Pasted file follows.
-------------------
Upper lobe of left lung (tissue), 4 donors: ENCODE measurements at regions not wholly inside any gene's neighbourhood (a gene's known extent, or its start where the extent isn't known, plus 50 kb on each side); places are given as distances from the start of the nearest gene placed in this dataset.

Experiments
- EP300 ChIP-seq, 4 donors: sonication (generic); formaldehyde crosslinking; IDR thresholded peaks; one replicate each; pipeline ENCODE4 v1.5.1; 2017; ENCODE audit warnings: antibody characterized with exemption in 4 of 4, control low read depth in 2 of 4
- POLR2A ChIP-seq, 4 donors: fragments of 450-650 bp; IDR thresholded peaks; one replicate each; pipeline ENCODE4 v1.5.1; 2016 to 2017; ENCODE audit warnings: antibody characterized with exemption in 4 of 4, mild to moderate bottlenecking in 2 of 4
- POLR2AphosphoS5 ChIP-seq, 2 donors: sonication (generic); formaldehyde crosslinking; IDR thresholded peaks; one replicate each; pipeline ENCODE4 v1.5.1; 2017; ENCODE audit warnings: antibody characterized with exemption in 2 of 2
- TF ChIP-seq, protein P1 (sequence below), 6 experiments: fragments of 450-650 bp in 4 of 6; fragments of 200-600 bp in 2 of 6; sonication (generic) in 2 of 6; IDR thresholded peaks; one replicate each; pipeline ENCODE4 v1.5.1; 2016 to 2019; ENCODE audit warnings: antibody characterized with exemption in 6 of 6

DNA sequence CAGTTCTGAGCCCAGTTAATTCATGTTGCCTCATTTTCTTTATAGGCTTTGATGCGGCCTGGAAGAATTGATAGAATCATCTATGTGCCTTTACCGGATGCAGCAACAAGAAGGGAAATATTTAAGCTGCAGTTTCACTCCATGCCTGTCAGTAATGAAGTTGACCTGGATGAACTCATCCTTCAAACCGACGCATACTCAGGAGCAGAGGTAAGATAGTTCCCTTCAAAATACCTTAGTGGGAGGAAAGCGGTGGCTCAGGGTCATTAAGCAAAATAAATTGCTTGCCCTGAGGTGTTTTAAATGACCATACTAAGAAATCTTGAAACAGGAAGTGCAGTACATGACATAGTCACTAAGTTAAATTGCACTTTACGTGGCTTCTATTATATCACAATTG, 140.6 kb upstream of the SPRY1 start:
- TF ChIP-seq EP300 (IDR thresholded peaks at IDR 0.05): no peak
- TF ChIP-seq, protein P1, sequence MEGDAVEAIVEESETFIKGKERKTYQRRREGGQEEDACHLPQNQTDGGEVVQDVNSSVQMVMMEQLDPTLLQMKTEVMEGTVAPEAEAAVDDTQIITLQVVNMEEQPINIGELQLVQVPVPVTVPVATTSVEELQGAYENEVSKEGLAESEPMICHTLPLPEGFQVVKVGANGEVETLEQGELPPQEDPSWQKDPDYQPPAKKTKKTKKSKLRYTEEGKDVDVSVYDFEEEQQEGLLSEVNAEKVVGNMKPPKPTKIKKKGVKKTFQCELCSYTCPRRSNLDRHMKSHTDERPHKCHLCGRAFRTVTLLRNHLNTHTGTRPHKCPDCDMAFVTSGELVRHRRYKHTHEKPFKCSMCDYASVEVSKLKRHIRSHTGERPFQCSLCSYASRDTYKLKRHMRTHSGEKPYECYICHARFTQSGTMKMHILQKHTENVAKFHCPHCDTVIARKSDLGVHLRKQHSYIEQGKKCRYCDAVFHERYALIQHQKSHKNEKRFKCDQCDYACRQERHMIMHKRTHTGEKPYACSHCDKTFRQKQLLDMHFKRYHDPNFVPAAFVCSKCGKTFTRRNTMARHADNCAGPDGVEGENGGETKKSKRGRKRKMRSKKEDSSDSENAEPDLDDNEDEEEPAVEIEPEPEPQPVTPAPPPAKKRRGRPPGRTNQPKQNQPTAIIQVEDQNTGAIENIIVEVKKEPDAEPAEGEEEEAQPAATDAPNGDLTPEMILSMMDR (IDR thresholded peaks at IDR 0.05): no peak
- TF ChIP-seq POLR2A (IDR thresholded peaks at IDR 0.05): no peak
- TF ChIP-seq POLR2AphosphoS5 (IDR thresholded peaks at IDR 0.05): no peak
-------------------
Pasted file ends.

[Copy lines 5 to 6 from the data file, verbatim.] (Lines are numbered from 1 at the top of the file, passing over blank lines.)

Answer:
- POLR2AphosphoS5 ChIP-seq, 2 donors: sonication (generic); formaldehyde crosslinking; IDR thresholded peaks; one replicate each; pipeline ENCODE4 v1.5.1; 2017; ENCODE audit warnings: antibody characterized with exemption in 2 of 2
- TF ChIP-seq, protein P1 (sequence below), 6 experiments: fragments of 450-650 bp in 4 of 6; fragments of 200-600 bp in 2 of 6; sonication (generic) in 2 of 6; IDR thresholded peaks; one replicate each; pipeline ENCODE4 v1.5.1; 2016 to 2019; ENCODE audit warnings: antibody characterized with exemption in 6 of 6